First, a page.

The Courier News from Blytheville, Arkansas on November 16, 1950 · Page 2
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The Courier News from Blytheville, Arkansas · Page 2

Blytheville, Arkansas
Issue Date:
Thursday, November 16, 1950
Page 2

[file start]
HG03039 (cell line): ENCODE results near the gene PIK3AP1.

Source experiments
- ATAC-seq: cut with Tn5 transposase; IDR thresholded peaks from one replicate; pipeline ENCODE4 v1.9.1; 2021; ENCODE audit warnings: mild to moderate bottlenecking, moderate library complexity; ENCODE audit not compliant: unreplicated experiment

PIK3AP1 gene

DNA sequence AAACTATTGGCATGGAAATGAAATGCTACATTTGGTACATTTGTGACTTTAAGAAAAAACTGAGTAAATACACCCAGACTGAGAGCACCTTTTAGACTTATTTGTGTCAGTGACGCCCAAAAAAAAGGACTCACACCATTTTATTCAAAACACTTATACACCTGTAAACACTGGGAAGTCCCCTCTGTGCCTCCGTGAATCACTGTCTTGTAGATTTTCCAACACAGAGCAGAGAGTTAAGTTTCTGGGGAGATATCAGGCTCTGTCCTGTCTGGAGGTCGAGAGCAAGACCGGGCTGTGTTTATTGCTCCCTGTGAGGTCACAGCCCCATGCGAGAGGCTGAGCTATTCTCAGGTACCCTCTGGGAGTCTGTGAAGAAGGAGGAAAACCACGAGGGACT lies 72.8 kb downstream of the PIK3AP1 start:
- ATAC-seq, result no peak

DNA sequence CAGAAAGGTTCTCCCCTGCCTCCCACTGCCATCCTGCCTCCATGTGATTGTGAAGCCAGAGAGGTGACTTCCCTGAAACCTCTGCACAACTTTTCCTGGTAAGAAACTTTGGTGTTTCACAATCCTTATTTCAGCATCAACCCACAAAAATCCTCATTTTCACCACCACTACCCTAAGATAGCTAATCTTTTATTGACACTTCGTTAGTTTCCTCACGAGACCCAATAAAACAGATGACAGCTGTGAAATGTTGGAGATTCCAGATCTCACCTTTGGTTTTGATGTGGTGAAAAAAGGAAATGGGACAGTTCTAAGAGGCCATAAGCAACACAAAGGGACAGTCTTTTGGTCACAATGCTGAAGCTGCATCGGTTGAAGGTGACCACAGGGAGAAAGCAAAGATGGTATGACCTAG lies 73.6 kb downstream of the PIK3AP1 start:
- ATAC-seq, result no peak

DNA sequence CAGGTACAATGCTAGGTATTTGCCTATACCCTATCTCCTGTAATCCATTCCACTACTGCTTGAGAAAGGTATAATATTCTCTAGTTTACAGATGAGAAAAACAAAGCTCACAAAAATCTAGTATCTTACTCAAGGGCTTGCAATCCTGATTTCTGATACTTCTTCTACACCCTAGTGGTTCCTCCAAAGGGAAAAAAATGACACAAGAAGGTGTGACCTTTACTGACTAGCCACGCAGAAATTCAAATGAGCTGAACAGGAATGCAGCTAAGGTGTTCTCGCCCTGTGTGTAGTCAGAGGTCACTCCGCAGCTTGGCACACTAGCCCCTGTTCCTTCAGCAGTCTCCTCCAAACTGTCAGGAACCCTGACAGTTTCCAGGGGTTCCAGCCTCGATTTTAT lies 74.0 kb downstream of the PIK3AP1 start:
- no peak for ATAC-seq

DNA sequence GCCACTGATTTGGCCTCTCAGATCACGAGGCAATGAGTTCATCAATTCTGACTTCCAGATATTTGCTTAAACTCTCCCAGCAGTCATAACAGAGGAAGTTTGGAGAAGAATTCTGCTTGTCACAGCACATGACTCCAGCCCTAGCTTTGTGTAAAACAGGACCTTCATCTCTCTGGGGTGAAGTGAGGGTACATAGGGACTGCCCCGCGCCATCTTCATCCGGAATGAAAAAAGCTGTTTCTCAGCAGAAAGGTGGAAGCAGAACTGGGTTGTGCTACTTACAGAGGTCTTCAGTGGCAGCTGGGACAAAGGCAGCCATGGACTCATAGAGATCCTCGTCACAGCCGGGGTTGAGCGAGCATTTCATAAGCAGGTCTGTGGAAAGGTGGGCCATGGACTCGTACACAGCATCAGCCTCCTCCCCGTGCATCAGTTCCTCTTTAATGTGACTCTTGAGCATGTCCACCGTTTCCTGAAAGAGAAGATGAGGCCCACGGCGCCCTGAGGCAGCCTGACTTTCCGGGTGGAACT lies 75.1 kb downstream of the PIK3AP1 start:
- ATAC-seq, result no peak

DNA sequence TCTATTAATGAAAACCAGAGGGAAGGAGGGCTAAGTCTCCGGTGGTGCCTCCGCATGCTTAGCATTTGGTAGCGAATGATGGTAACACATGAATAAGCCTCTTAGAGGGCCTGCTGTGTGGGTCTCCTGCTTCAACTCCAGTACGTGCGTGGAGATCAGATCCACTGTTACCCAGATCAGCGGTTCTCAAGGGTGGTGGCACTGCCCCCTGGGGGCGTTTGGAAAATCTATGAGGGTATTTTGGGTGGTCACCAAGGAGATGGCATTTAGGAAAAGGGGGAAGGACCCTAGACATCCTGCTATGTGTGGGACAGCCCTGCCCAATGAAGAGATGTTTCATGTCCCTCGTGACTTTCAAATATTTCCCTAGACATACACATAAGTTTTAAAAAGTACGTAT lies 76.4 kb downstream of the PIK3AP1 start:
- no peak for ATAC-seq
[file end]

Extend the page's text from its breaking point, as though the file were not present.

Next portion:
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PAGE TWO BLYTHEVTLLE (ARK.) COURIER NEWS THURSDAY, NOVEMBER M, ItM Security Lies In Rearmament, Says Harriman Presidential Advitor Asks for Support Of UN Program ATLANTA, Nov. 18. (IP)— The in «wef • to world security today lies Jn the rearmament policy of the United Nations, says W. Averell Harriman, President Truman's special adviser on foreign affairs. Th« D. N.'s rearmament program must be backed with "persistence and vigor" to assure peace, he as- wrted. Harriman Is here to address today's session,of the 11th annual meeting of the Associated Press Managing Editors Association. The free world. Harriman said In an interview last night, "is vastly potentially stronger lhari Russia —ill that faces as Is the Job of mobilizing that strength.'- itarrimah, former ambassador to Russian and Great Britain, added: Long Pol! "It's going to be a long pull. v/pJre going to have to make up our minds to live In a dangerous world for sorne time to come. We are not it.war! with Communist China now. Chinese foreign policy Is not clear. It. Is peing studied by the U.N. We are ready to protect the Chinese border. The Chinese, of course, are putting up a pretense that their mobilization at the border Is a group of volunteers, which gives ihem more freedom of movement.'' Harriman said that while the UN weighs the delicate problem of Communist Chtna*s Intentions, the United States—the "strong 'cou/,- try" of the UN—must speed rearmament both here and In other free nations. He said Congress will be asked soon to finance a new multi-million dollar foreign aid prop-am. Asked what effect' Republican victories in last week's congressional elections might have on this country's foreign policy, he replied: "I am firmly of the opinion tnat we have got to be. bi-parttsan on our foreign policy." Harriman parried suggestions that he la being considered for the post of Secretary of State. He commented: "Mr. Acheson to Secretary of State. And he will continue to be." our fjewi of ly Behind the Blackboard By RUTH I.F.F, (School Correspondent) Curtain time for the High School . conduct, and Interested service. Canadian Troops Arrive in U. S. To Start Training . "™ ^"i-'^^^^-^wwj^^^^^^^^^fflw- four months of training ,prior to possible use In-thi Korean War. An all-French unit from Montreal —the 22nd Canadian Infantry Reg- iment^-wlll become a part of the 10,000-m'an volunteer special Canadian brigade under Brig. J. M. "Rocky" Rocklngham. JVrar tralnloads, carrying about 1,400 French-speaking troops and their equipment, .were to arrive at the vast military reservation here today. .' Whether the French - Canadians will be called to Korea after training will depend on General MacArthur's decision M to need for them. Among other adverse result*, overweight plays an Important role In bone and Joint dijorders. Gtee Club's production of a two-act operetta, "The Ploneer'a Papoose," is I o'clock tonight In the school rive students who made the goal are Mary Prance* Williams, Mlngo Burton, Robinson Nunn, Susie auditorium. I Spears and Robert Brown, . . Each Singing solo roles In th« musical, child in Eva Ma« Hollls' second grade room is buying a book soprano, (Waltiie); Burch. alto UJllamu. which will be presented under the direction of Mrs. Carolyn Henry, will be Sonny Stires, baritone (Chief Tomahawk); Albert Falrfield, tenor (Prince Whileface*; Jimmy Cul- beruson, baritone (Layemout, a medicine man); Blllle Jean Holmes, and Patty in). Minor solo parts will be sung by Doris Stone and Karen Colston. Stanley Ingrum will take a 'speaking part in the production. . Sally Trlcichmann, Kay Smith, Barbara Prultt, Annella Humphreys, Jan Dickinson and PaLsy Calvert will sing as Indian maidens. Indian Braves for the performance are Joyn Wilts, Murray Smart, Jerry Berry, Jimmy Phillips, Charlie Belknap and Lynn Vowel). The performance, will be open to the public and there will be no charge for ndmUslon. • • • News from Lange: During American Education Week, 75 mothers visited the school. . .Children In the fifth and sixth grades heard health talks by Mrs. Prances Gammill last week. . . Miss .Elizabeth Halstead's first graders continue poetic about their new doll. Susan; new goldfish, Alice and Jerry; and a blue turtle. Spotty. They have composed many' stories and poems about them. The children also are enjoyins their new Judy and Sifo toy puzzles. Terry Rainwater brought two large puzzles. Cinder- and room If presenting It as a gift to ella and Roy Rogers. Officers of the Good Citizens Club In Mrs. E. E. Hardin's fifth grade room are Clyde Kapp, president; Louise Cooper, vice-president; Sue Hughes, secretary; and Erby Hodges, treasurer. . . Second graders in Mrs. Marjorie Hancock's room have organized a story hour club which meets every Friday afternoon. Officers are Lee Thompson, president; Monroe Grain, vice-president; and Mary Vcnda Wade, secretary. At club meetings, the children hear and tell stories, give plays and Its- ten to records, . . Third graders In Mrs. Jewell Featherston's room have started a museum. Leroy Hurl- dleston has contributed some Chinese money, a boyonet case and a set of chop sticks. . . Mr*. Nellie Brantley's sixth grade youngsters have organized a Good Citizcnfflip Club with Ben Harpole as president. Assisting Ben are CaJroll Blakemore, vice-president; . Martha [Men Students ' Jmd'TeScfiers at "Hm Street School are paying special attention to Book Week . in their classroom and assembly activities this week. j :' ' ' Highlight of the wetk was a trip by 50 fifth graders to Osceola this morning where public library. they visited the Several faculty members accompanied the children, news: Oclavia Shivers' first Cla graders have been making booklets of Mother Goose characters and rhymes. Today the 75 "children In the first grade will present a play at assembly, "From Mother .Goose to Story Book Land". . . Secind graders in Willie Mae Robinson's room have worked hard to make the honor roll, which demands perfect attendance, high scholarship,' good another child In the room. Arils Sawyers' third grade youngsters have decorated their room with Pilgrim children, turkeys, harvest r.ions, and horns of plenty. They are currently undertaking a unit of worlc on children of other lands, but find time 16" give daily attention to the growing plants in their room. . . Alena Wiley's third graders, who have, been making booklets about school, home and church, have'six students with perfect spelling records. They are Elizabeth Waterford, Helen Wells, Sam Kennedy. Liila Mae Mayberry. Jimmy Ree Wallace and Grace Morris. . . Bessie Ivy's fifth grade class Is do- Ing a unit on the life of John Nea-berry and reviewing the Newberry prlz-! books These same children will do a choral reading. "Who Hath a Bcok." at the assembly program today. Book Week activities at Yarbro sot off to an early start last weekend when B8 children from Hie school attended the Mid-South Book Festival at Memphis where they heard Miss Janet Lambert, a writer for,teen sgers, In addition to hearing this author, the children saw a part of a famous collection of children's books owned by Dr. Irvin Kerlan of Washington. D.C. Miss Minnie Foster, principal at Varbro, learned yesterday that Norma Jane Oglesby, fourth grader in Mrs. Gertrude Sansom's room, has won a prize In "My Favorite Bnok Contest." Norma Jane and Mrs. Sansom will be the guests of the Commercial Appeal at a brunch in honor of Paul Flowers at the Peabody in Memphis today. Yarbro students are currently writing notes to Miss Lois Lenski. thanking her for her $25 book gift to the school. Miss Lenski spent part of Book Week in Dallas where she celebrated the publication of her latest regional book, "Texas Tomboy." Original work Illustrating scenes from their favorite books were sent to the Memphis fair by Keith Coates, Elizabeth Brister. Barbara Lobley. Alene Wilson. Charles Bowling, Johnnie Lou Johnson, and Mary Elizabeth Abbott. Grades four, five and six wrote stories about their favorite books; Other Brfok Week news: Steve McGuire will be chairman for an assembly program tomorrow when the children present dramatizations from"'bookland. Participating in the program'' (and trie book each will dramatize) will be Claudius Bonner, "Robin Hood;" Mary Godsey, "Bayou Suzette;" Glyn Dale Howard, "Wild Bill Hickok;" Ray Dean Ward, "Uncle Remus;" Sybil Neal, "Miss Minerva and William Green Hill;" and Billy Ray Daniel, "Tom Sawyer." Second graders Ethel Jean Wyatt and Earl Ross Campbell will.tshow strip films at the assemblyV=~- r First graders are modeling their favorite book characters from clay. Margery Haynes has done the "Father Bear" 'from the Goldilocks story, Loretla Mallory the "Baby Bear." Emily Bunch "Goldilocks," Mary Ann Eaton and Shirley Branscomb have done the three goats In the famous Billy Goat Gruff story, and Ronnie Burkes has done "Farmer Brown" in poster paint. Friday, th« en!/r« school wUI vta- it the Blythevllle Public Library, where they will be given book marks and will hear storle« connected with Book Week. • • « Junior Hifh Srhool Miss Avis Howard's homeroom will present the weekly assembly program tomorrow morntnt when the room sponsors a radio ahow written by Ronnie Bagby and Rofer Siidbury, Ronnie Is program director and Roger It master of ceremonies. Mrs. Kathleen Thompson's eighth grade English cluees will have a program for Book Week today. Posters for the room have been made by Richard Hipp, Jr. Care of books will be discussed and book marks will be given each student. Mary Alice McWaters has' been elected president of Mrs. Herma Shepherd's homeroom, other new officers are Eugene Still, vice-president; Jerry Noll, secretary; «nd Peggy Taylor, treasurer. Committees include: room committee — Rosemary Clampllt. Mary Beth Daniels, Virginia Baker; program- Donna Dedman. Barbara Sawyers, Adam Taylor; Christmas committee—Kay Lmisford. Linda Rayder and Allen Shnnks. • • • At Onfril Children who attended the Mid- South Book Festival have reported their activities to their classmates and to a group of citizens this week. Today, Jimmy Enrls. Jerry r.own, Nolia Woods and Sally McCutchen will make talks In Mrs. Kathleen Thompson's seventh grade English classes during four different periods. • ' Yesterday, a group of children from the same room (Mrs. Lillian Franks') presented a program before a meeting of the Kiwanis Club at the Hotel Noble at noori. Master of ceremonies' for the Book Week program was Jimmy Earls. Jerry Brown discussed the origin of Book Week, Sally McCutchen read the story of John Newberry. Nella Woods reported on the Memphis trip. Anice Chandler and Jimmy Lee Holt told the stories of the various Book Week posters and George Ann Byrd described how children in her room make book reports. The entire class formed a chorus to sing "That's America to Me" and "God Bless America." Third grade children In Mrs. W. S. Rader's room at Central carried out a little democracy in their class last week when they elected officers by secret ballot. Results were Jesse Taylor, president; Jane Terry, vice-president; Janet .Young, secretary; Jerry Lowe, treasurer; Carole Ann DeBoben, reporter; and Harding Cure, sergeant-at-arms. Students placed on various rooni committees -Include Patricia Terrell, Jerry Lowe, Lynn Chapman, Linda Lou Trieschmann; T .P. Wright. David Hodges. Gary Carter. Rub Chandler, Brenda Richey, Martha Arcnds, Martha Shelby, Linda Jaggers, Charles Bilbrey, Judy Webb, Ora Lynn Wyatt, Katherine O'Sfeen, Carrie Jean Rucr- interestlng correlation between geography and art in their study of the Sahara Desert. The children drew and colored pictures, and wrote papers on "Why I Would like or Dislike to visit the Desert." They also wrote letters to friends telling them Interesting facts about the Nomadic peoples which Inhabit the deserts. These were displayed on the bulletin boards. They also found stories about the Sahara in their readers. « • • Mrs. Lillian Franks' sixth graders recently wrote letters to the fictional "Tom Trott" whose articles on flying saucers they read In their Weekly Readers. The gist of the Weekly Read- Black Calf Brown Calf 10.95 I SH O E S Good Shoes & Hosiery Gnanclolt Black Suede High-Low-Med. Heel 10.95 '" colorful . . . comfortable . ' Lasting Quality A dre*m wilking? Of course you arc in your captivating new ViuIJty Shoes. And walking's a dream, too ! You've never known such wonderful, wonderful comfort ! Come try them today. Yilalily Pirmafix Shots And Vitiliiy W»nJcilu»l Sho« »7.« • »*.» er atory w»« that the flying-saucer rumors are nothing to get excited • bout, especially for children to get excited about. The children wrote letters agreeing with the point of view of the writer. A letter from Marlon Reniclt, editor of My Weekly Reader, No. 5, to Mrs. rranks. read: "Thank you very much for your friendly letter, and those of your class about Tom Trott'» story on Hying saucers. "We are still amazed at all the comment in the press on that story, for it was ba.wd on a number of similar reports on the to-called saucers printed in various periodicals over the last six months . . . "What a joy it Is to have you write us that your 'children thought it very silly lor people to get excited'. That is such a sound, wholesome attitude, and one which casts a glorious reflection upon their teacher. I do hope they realize how lucky they art to have you for their teacherl ' ... . •"Of course, the children's letters about seeing flying saucers were especially fascinating. I thank you very much for tending them ..." - • • * Notec from Robinson School Fifth graders got together early this week and decided on some goals In connection with their classroom routine and school needs. They listed a hot lunch program, drinking fountains, children's • library, relaxation room anji a Junior football team. This snme group presented a program at assembly Jast~Thursday with Maxine Hirsch, Idajean Campbell, Josephine Rslford, Charles Etta Mills and Margaret Kimbrough participating. The same class is mending books this week and study Ing the history of books. A group of sixth graders presented a play entitled "Children of Democracy", at assembly last Friday. The cast Included .Richard Stokes, Shirley Echols. Monnle LOU Mann. Louise Hughes and Joyce Thomas. George Hollls. principal of Harrison High School, discussed "The Philosophy of the School" at the same program. : . • • • This week at Sudbury Celebrating Book Week, Mrs. George Wiggs' fourth grade children have bought four new books for their library, are studying about the care of books and have made displays on their bulletin boards. The children also presented a play. "Banish the Books," which Included in its cast Cecelia Lusk, Dana Davis, Bonnie Presnell, Betty Gowen, Linda Culhim, Tommy Saliba. Carolyn Cordell. James Garnett and Harvey Flowers. Second grade children presented two short play:. In a radio program over KLCN last Friday with Johnny Abbott as master of ceremonies and Prankie Nell Johns as narrator for the story. Taking part In the play, "Too Thin Johnny" were Sally Jo El- liott, Jacqulyn WhIU, Brenda Swtt, Jimmy King, Carol Ashby, Harby Crump, Phyllis Ann Harris, Beverly Smythe, Larry Hargett, Druscllla Little, Ann Teague, Johnnie Dale, Linda Adams, Feltou Smith, Rebecca Harris, Judy Martin, Linda Smith, Linda Sallba and Eugenia Oennlng. The cast for "White Brother" Included Nancy Cupples, Vivian Cooper, Jerry Martin, Jerry And Boggs, Larry Wayn* Shelton, Bll- lle Louise Weedman, Martha Lee Klrksey, Sandra Dougherty and Marshall Larkln. * ' ! * Five rooms at Sudbury have announced room officers. They are as follows: Mrs, George Wlggs (fourth grade) —Tommy Snliba, president; Harvey Flowers, vice-pres'ident; Rnyford Simpson, secretary; Dana Davis, treasurer. Miss Betty Black (fifth grade) —Louis Garner, president; Sally jo King, vice-president; Jerry Lutz, secretary; John Nelson, treasurer. Mrs. D. C. McLean (sixth grade) —Glenda Shamlin, president; Anne King, secretary; Lyndall Stanfield, treasurer. Mrs. Roy Lee Kirksey (third grade) -^ Gene Charles Graham, president; Robert Lovel»», ric»- presldenl; Becky Utley, •ecrttary; Bonnie Grlssom, treasurer; Peggy Cochran, program chairman'. Miss pollyanne Stewart (third grade)—Gay Crosslin, president Sarah lx>u Snow, flrat vice-president; Kemp Wlilsenhunt, second vice- president; Betty Ann Moxley, MC- retary; Carlene Lay, treasurer. Cub Scout* to A4**t Blytheville's Cub Scout pack will meet tonight at 1:10 at the First Christian Church. Mrs. E. S. Cure'i Den Is in charge of the program. 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KHCER'S m ak« you thi» offer just to give you another big reason to try. famous Mountain Grown FOLGER'S — the largest-selling coffee in ita huge over-all gales area! Famous for kwn, vigorous, extra rich flavor! TO OH TOUR CAR»S, print your name and addreM clearly on the coupon and send it with only 25c in coin and the last inch of th« unwinding band from a can of FOLGER'S COFFEE. They're Folger'i "Men? Christmas" to you. But »end in now, while these beautiful new card* lutl MUM'S COfHI, CMtftMt Ur«f, to*. 178 ••x «17, Rmnm Otr M, M*. Please ftnA TO seta of » ChrwtmM C»r M rhwcrilwri in your ati. ! am endo*(n|[ 25c in coin and th« Uot of Lb* unwinding band from a caaof FOLGKR'S COFFER, t\'amt —— ~-V n»t wftli er)Tvlop<% \ • in and Ih. UM hdi U ^FFGB.for^Atrt. 1 Arldrtti- Cily or Toitm - -State-